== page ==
We examined the cross-sectional relationship between certain single gene nucleotide polymorphisms in the fibrinogen, homocysteine and ICAM-1 genes and serum levels of inflammatory biomarkers in different race/ethnic groups. Participant data came from the Women’s Genome Health Study (WGHS), a genetic sub-study in the Women’s Heath Study (WHS), a recently completed randomized, double-blinded, placebo-controlled trial of vitamin E and low-dose aspirin for the primary prevention of cardiovascular events and cancer among women (12–14). The study population consisted of apparently healthy women 45 years and older, who were enrolled between November 1992 and July 1995 and had no prior history of cardiovascular disease or cancer at study entry. EDTA plasma specimens were collected from 28,345 women and stored in liquid nitrogen until the time of analysis. Of these women, baseline data on age, smoking status, weight, height, diabetic status, hormone replacement therapy (HRT) use, hypertension, family history of myocardial infarction (MI), alcohol use, physical activity were available for 26,688 participants who form the basis of this analysis. An ELISA assay from R & D Systems, Minneapolis MN was used to measure ICAM-1 levels, whereas homocysteine concentrations were determined by enzymatic assay with reagents and calibrators from Catch Inc. (Seattle, WA). Fibrinogen was assayed using a Roche Diagnostics (Indianapolis, IN) immunoturbidimetric system with reagents and caibrators from Kamiya Biomedical Company (Seattle, WA). Information on race/ethnicity was obtained by participant self-report in one of six categories (white, Hispanic, black, Asian/Pacific Islander, American Indian/Alaskan native, other). Native Americans and “other” were excluded from this analysis due to small sample size. The study was approved by the institutional review board of Brigham and Women’s Hospital (Boston, Massachusetts).
As previously described, genotype analysis was performed using an immobilized probe approach (Roche Molecular Systems, Alameda, California) (15). In brief, each DNA sample was amplified in a multiplex polymerase chain reaction (PCR) using biotinylated primers. Each PCR product pool was then hybridized to a panel of sequence-specific oligonucleotide probes immobilized on a linear array. The colorimetric detection method was based upon the use of streptavidin-horseradish peroxidase conjugates with hydrogen peroxide and 3,3′,5,5′-tetramethylbenzidine as substrates. Genotype assignment was performed using the proprietary Roche Molecular Systems StripScan image processing software (Roche Molecular Systems, Inc., CA). To confirm genotype assignment, scoring was carried out by two independent observers. Discordant results (<1% of all scoring results) were resolved by a joint reading, and where necessary by repeat genotyping.
Allele and genotype frequencies in the whole sample population were compared with values predicted by Hardy-Weinberg equilibrium using the Chi-squared test. Within each race/ethnic group, we calculated residual biomarker levels after adjusting for age, smoking, body mass index (BMI), menopausal status, diabetes, HRT use, hypertension (≥140/90 mmHg or on anti-hypertensive medications), education and income. Linear regression analysis was performed to evaluate the relationship between genotypes and residual biomarker concentrations according to race/ethnic status assuming an additive contribution of each minor allele. Based on the present sample sizes, at the 0.05 significance levels, we had 80% power to detect effects explaining 0.04%, 1.65%, 2.15% and 2.8% of the variance among whites, blacks, Asians and Hispanics respectively. For example, for a minor allele with frequency 0.10, these effects correspond to a shift in the level of sICAM-1 per copy of minor allele of 0.033, 1.357, 1.709 and 3.039ng/ml respectively. The relationship between each polymorphism and corresponding residual plasma biomarker concentrations was tested using linear regression. A two-tailed p-value of 0.05 was considered a statistically significant result. All analyses were carried out using SAS/Genetics 9.1 package (SAS Institute Inc., Cary, NC, USA).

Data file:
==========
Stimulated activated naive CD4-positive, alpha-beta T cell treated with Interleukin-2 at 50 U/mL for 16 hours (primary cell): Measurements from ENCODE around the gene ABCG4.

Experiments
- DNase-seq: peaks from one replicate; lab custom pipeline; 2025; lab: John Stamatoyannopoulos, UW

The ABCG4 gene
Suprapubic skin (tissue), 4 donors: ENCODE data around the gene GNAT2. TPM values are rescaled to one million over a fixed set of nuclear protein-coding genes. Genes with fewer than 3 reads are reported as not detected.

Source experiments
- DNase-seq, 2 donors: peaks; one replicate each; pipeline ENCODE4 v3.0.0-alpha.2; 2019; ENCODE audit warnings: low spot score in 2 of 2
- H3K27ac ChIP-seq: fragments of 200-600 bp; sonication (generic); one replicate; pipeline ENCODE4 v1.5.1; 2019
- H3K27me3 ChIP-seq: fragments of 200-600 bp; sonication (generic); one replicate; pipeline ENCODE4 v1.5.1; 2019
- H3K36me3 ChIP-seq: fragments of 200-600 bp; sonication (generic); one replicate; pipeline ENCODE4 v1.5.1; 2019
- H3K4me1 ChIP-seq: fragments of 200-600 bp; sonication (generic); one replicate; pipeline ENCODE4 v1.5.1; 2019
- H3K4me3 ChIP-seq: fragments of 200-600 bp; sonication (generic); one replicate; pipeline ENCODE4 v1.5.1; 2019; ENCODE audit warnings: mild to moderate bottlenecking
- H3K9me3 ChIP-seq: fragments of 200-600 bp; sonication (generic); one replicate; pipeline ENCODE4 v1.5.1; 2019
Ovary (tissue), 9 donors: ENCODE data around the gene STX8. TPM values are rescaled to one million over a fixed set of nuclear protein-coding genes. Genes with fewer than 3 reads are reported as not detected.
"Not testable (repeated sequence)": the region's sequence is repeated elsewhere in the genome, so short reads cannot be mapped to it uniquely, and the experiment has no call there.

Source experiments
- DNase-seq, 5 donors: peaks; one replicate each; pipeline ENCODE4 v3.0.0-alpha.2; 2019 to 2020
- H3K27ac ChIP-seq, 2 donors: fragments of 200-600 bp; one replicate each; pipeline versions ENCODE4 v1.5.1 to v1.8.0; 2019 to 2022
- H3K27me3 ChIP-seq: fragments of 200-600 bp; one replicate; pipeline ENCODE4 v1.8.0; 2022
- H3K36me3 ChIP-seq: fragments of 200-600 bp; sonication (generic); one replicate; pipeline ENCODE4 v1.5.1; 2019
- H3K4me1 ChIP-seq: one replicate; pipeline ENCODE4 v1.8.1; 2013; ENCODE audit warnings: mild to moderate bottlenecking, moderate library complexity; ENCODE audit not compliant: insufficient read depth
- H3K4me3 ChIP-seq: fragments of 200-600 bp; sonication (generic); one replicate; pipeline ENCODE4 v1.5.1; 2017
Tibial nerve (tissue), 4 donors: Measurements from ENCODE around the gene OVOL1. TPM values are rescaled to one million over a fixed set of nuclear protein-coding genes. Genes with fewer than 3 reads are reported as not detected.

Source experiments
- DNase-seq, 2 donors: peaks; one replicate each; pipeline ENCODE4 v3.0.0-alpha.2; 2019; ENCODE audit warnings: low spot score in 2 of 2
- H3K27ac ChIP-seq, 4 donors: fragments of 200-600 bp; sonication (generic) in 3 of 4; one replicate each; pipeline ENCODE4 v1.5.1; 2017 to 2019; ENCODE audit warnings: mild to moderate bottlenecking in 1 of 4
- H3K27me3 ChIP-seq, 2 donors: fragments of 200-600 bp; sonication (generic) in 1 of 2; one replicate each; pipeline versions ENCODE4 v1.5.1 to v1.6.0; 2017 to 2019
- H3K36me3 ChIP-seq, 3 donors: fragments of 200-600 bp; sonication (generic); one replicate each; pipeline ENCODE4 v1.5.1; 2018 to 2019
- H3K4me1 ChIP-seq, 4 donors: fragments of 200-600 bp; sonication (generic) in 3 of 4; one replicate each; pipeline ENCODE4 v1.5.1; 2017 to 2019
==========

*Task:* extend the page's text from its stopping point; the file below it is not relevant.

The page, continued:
Table 1 shows the baseline characteristics of the study population according to race/ethnicity. Black women were more likely to have a history of hypertension, diabetes, smoking and had a higher BMI than white, Hispanic or Asian women. Asian women had the lowest BMI, while Hispanic women were more likely than other women to have a history of hypercholesterolemia. Table 2 shows the relationship between the specific biomarker levels after adjustment for age, BMI, smoking, menopausal status, HRT use, diabetes, hypertension, income and education in Hispanics, blacks and Asians compared to whites. After adjustment for the aforementioned variables, homocysteine levels were not significantly different in Hispanic and black women compared to white women, whereas fibrinogen levels remained higher for all three race/ethnic subgroups compared to white women. Black women had the highest fibrinogen levels followed by Hispanic women. ICAM-1 levels were lower in black and Asian women than in other women.